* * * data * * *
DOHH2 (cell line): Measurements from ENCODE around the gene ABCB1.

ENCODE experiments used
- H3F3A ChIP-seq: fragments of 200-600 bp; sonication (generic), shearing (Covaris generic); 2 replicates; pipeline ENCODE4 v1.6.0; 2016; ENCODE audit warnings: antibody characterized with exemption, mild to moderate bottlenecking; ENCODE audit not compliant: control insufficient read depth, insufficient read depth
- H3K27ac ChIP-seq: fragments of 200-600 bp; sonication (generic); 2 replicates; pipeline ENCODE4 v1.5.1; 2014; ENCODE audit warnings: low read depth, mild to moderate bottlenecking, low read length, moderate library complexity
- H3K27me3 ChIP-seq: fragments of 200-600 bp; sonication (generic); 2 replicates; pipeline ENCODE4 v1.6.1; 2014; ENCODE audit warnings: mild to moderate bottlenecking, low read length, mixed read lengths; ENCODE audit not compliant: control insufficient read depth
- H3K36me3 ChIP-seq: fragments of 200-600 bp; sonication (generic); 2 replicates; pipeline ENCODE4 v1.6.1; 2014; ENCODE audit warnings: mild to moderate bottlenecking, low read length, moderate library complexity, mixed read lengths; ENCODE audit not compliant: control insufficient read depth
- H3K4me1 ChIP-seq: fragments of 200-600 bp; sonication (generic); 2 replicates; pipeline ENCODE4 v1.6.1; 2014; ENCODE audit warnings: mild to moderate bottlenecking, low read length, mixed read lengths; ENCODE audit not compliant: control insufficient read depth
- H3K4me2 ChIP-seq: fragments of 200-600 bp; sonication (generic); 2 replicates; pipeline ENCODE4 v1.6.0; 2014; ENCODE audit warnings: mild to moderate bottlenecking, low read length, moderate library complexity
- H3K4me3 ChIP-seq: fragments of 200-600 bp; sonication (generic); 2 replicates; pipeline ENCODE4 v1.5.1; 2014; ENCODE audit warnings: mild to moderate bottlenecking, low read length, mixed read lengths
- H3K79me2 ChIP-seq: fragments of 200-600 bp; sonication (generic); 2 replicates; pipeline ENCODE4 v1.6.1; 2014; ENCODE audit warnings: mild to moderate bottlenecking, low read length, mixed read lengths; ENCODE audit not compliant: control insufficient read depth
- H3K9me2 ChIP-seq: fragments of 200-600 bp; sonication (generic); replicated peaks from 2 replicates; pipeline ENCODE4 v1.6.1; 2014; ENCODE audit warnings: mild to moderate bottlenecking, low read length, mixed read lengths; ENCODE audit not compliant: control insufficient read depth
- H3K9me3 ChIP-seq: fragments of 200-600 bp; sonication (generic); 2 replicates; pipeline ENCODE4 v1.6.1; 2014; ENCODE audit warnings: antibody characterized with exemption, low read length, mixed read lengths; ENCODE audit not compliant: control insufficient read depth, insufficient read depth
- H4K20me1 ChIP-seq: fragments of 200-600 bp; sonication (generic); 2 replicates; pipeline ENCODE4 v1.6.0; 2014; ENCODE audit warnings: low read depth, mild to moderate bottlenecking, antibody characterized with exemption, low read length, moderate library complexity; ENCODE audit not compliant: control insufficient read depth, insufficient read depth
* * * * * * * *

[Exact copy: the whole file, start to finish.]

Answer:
DOHH2 (cell line): Measurements from ENCODE around the gene ABCB1.

ENCODE experiments used
- H3F3A ChIP-seq: fragments of 200-600 bp; sonication (generic), shearing (Covaris generic); 2 replicates; pipeline ENCODE4 v1.6.0; 2016; ENCODE audit warnings: antibody characterized with exemption, mild to moderate bottlenecking; ENCODE audit not compliant: control insufficient read depth, insufficient read depth
- H3K27ac ChIP-seq: fragments of 200-600 bp; sonication (generic); 2 replicates; pipeline ENCODE4 v1.5.1; 2014; ENCODE audit warnings: low read depth, mild to moderate bottlenecking, low read length, moderate library complexity
- H3K27me3 ChIP-seq: fragments of 200-600 bp; sonication (generic); 2 replicates; pipeline ENCODE4 v1.6.1; 2014; ENCODE audit warnings: mild to moderate bottlenecking, low read length, mixed read lengths; ENCODE audit not compliant: control insufficient read depth
- H3K36me3 ChIP-seq: fragments of 200-600 bp; sonication (generic); 2 replicates; pipeline ENCODE4 v1.6.1; 2014; ENCODE audit warnings: mild to moderate bottlenecking, low read length, moderate library complexity, mixed read lengths; ENCODE audit not compliant: control insufficient read depth
- H3K4me1 ChIP-seq: fragments of 200-600 bp; sonication (generic); 2 replicates; pipeline ENCODE4 v1.6.1; 2014; ENCODE audit warnings: mild to moderate bottlenecking, low read length, mixed read lengths; ENCODE audit not compliant: control insufficient read depth
- H3K4me2 ChIP-seq: fragments of 200-600 bp; sonication (generic); 2 replicates; pipeline ENCODE4 v1.6.0; 2014; ENCODE audit warnings: mild to moderate bottlenecking, low read length, moderate library complexity
- H3K4me3 ChIP-seq: fragments of 200-600 bp; sonication (generic); 2 replicates; pipeline ENCODE4 v1.5.1; 2014; ENCODE audit warnings: mild to moderate bottlenecking, low read length, mixed read lengths
- H3K79me2 ChIP-seq: fragments of 200-600 bp; sonication (generic); 2 replicates; pipeline ENCODE4 v1.6.1; 2014; ENCODE audit warnings: mild to moderate bottlenecking, low read length, mixed read lengths; ENCODE audit not compliant: control insufficient read depth
- H3K9me2 ChIP-seq: fragments of 200-600 bp; sonication (generic); replicated peaks from 2 replicates; pipeline ENCODE4 v1.6.1; 2014; ENCODE audit warnings: mild to moderate bottlenecking, low read length, mixed read lengths; ENCODE audit not compliant: control insufficient read depth
- H3K9me3 ChIP-seq: fragments of 200-600 bp; sonication (generic); 2 replicates; pipeline ENCODE4 v1.6.1; 2014; ENCODE audit warnings: antibody characterized with exemption, low read length, mixed read lengths; ENCODE audit not compliant: control insufficient read depth, insufficient read depth
- H4K20me1 ChIP-seq: fragments of 200-600 bp; sonication (generic); 2 replicates; pipeline ENCODE4 v1.6.0; 2014; ENCODE audit warnings: low read depth, mild to moderate bottlenecking, antibody characterized with exemption, low read length, moderate library complexity; ENCODE audit not compliant: control insufficient read depth, insufficient read depth